Taheny History, Family Crest & Coats of Arms

The name Taheny comes from one of the family having worked as a deacon, an officer in the church. The occupation appears in the Old French as diacne, in Old English as diacon or deacon, and in Old English as deakne. Alternatively, the name could have been derived "from the name of an ancestor as in 'the son of David.' " [1]

Early Origins of the Taheny family

The surname Taheny was first found in Suffolk where Richard le Diakne was the first record of the family appearing in the Curia Regis Rolls of 1212. A few years later, Richard le Deken(e) was listed in the Assize Rolls for Bedfordshire in 1247 and later in the Assize Rolls for Northumberland in 1256. [2]

As an occupation, "Walter the Deacon was at the compilation of Domesday a tenant in chief in the counties of Gloucester and Essex." [3] [4]

The Hundredorum Rolls of 1273 listed: Gile Deacon, Norfolk; Richard le Dekene, Norfolk; Adam le Dekene, Somerset; and Peter le Dekne, Cambridgeshire. [1]

Up north in Scotland, the first record of the family was Walter Dekne, burgess of St. John's town of Perth, who had a safe conduct into England for two years, 1291. [5]

Early History of the Taheny family

This web page shows only a small excerpt of our Taheny research. Another 202 words (14 lines of text) covering the years 1086, 1212, 1256, 1327, 1327, 1332, 1379, 1697, 1753 and 1715 are included under the topic Early Taheny History in all our PDF Extended History products and printed products wherever possible.

Taheny Spelling Variations

Spelling variations in names were a common occurrence before English spelling was standardized a few hundred years ago. In the Middle Ages, even the literate spelled their names differently as the English language incorporated elements of French, Latin, and other European languages. Many variations of the name Taheny have been found, including: Deakin, Deacon, Deakan, Deakins, Dekne, Diakne and many more.

Early Notables of the Taheny family (pre 1700)

Another 31 words (2 lines of text) are included under the topic Early Taheny Notables in all our PDF Extended History products and printed products wherever possible.

Ireland Migration of the Taheny family to Ireland

Some of the Taheny family moved to Ireland, but this topic is not covered in this excerpt. More information about their life in Ireland is included in all our PDF Extended History products and printed products wherever possible.


United States Taheny migration to the United States +

Families began migrating abroad in enormous numbers because of the political and religious discontent in England. Often faced with persecution and starvation in England, the possibilities of the New World attracted many English people. Although the ocean trips took many lives, those who did get to North America were instrumental in building the necessary groundwork for what would become for new powerful nations. Among the first immigrants of the name Taheny, or a variant listed above to cross the Atlantic and come to North America were :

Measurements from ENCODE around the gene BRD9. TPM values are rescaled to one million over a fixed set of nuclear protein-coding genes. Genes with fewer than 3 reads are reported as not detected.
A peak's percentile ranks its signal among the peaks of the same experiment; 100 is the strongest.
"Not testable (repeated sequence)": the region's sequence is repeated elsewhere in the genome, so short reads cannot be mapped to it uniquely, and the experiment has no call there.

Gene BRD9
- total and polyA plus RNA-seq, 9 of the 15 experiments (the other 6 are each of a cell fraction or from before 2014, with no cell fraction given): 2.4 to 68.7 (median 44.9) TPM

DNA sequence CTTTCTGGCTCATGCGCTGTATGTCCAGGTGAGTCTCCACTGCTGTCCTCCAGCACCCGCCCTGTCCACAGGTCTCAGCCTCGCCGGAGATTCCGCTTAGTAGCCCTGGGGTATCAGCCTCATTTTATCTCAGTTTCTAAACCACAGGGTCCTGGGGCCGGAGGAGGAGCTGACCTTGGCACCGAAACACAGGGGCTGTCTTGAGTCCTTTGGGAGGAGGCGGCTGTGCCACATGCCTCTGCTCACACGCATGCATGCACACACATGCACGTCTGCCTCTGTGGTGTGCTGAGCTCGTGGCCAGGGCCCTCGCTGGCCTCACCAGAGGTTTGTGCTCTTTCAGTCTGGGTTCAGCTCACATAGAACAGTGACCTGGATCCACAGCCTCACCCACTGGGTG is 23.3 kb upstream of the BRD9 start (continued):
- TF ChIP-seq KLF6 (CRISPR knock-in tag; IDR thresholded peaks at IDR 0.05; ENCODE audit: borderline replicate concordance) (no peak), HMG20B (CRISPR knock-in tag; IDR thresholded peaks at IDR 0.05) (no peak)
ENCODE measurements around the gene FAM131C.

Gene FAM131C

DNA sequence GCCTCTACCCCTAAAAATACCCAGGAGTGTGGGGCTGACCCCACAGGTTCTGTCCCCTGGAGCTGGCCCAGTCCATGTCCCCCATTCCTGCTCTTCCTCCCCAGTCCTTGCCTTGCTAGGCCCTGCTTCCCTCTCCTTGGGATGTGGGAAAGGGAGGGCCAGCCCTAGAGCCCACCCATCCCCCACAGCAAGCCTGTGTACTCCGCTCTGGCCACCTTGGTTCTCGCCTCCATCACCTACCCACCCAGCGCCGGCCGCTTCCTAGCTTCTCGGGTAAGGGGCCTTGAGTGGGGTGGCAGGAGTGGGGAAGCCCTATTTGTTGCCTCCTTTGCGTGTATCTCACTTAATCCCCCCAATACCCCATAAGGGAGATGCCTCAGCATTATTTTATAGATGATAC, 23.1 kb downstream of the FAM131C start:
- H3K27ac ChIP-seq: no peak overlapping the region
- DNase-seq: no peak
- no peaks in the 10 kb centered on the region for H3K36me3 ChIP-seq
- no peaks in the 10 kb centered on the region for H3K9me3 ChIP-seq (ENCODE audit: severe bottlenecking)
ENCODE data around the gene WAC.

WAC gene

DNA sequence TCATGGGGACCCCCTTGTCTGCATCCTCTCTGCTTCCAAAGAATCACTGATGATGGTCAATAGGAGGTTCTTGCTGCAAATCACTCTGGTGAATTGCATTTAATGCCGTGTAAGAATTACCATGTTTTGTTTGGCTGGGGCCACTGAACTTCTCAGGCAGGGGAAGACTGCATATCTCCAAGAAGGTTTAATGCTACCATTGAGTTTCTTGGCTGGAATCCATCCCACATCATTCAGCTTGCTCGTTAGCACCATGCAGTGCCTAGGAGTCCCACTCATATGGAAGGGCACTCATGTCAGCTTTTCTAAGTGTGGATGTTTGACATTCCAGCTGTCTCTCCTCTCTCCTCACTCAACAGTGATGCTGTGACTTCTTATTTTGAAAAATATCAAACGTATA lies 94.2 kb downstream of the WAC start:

Taheny Settlers in United States in the 19th Century
  • Bdgt. Taheny, aged 21, who immigrated to the United States from Colooney, in 1898
  • John Taheny, aged 22, who immigrated to the United States from Ballymote, in 1899
Taheny Settlers in United States in the 20th Century
  • Margaret Taheny, aged 19, who settled in America from Ballisodare, Ireland, in 1911
  • May Taheny, aged 29, who landed in America from Castlebar, Ireland, in 1911
  • Michael Taheny, aged 29, who immigrated to the United States from Castlebar, Ireland, in 1911
  • Domlicx Taheny, aged 25, who landed in America from Boyle, Ireland, in 1915
  • Edward Taheny, aged 23, who immigrated to America from Ballymote, Ireland, in 1921
  • ... (More are available in all our PDF Extended History products and printed products wherever possible.)

Contemporary Notables of the name Taheny (post 1700) +

  • Emily Taheny, Australian television actress, comedienne, and singer


The Taheny Motto +

The motto was originally a war cry or slogan. Mottoes first began to be shown with arms in the 14th and 15th centuries, but were not in general use until the 17th century. Thus the oldest coats of arms generally do not include a motto. Mottoes seldom form part of the grant of arms: Under most heraldic authorities, a motto is an optional component of the coat of arms, and can be added to or changed at will; many families have chosen not to display a motto.

Motto: In utrumque utroque paratus
Motto Translation: Prepared for both.


  1. ^ Bardsley, C.W, A Dictionary of English and Welsh Surnames: With Special American Instances. Wiltshire: Heraldry Today, 1901. Print. (ISBN 0-900455-44-6)
  2. ^ Reaney, P.H and R.M. Wilson, A Dictionary of English Surnames. London: Routledge, 1991. Print. (ISBN 0-415-05737-X)
  3. ^ Lowe, Mark Anthony, Patronymica Britannica, A Dictionary of Family Names of the United Kingdom. London: John Russel Smith, 1860. Print.
  4. ^ Williams, Dr Ann. And G.H. Martin, Eds., Domesday Book A Complete Translation. London: Penguin, 1992. Print. (ISBN 0-141-00523-8)
  5. ^ Black, George F., The Surnames of Scotland Their Origin, Meaning and History. New York: New York Public Library, 1946. Print. (ISBN 0-87104-172-3)


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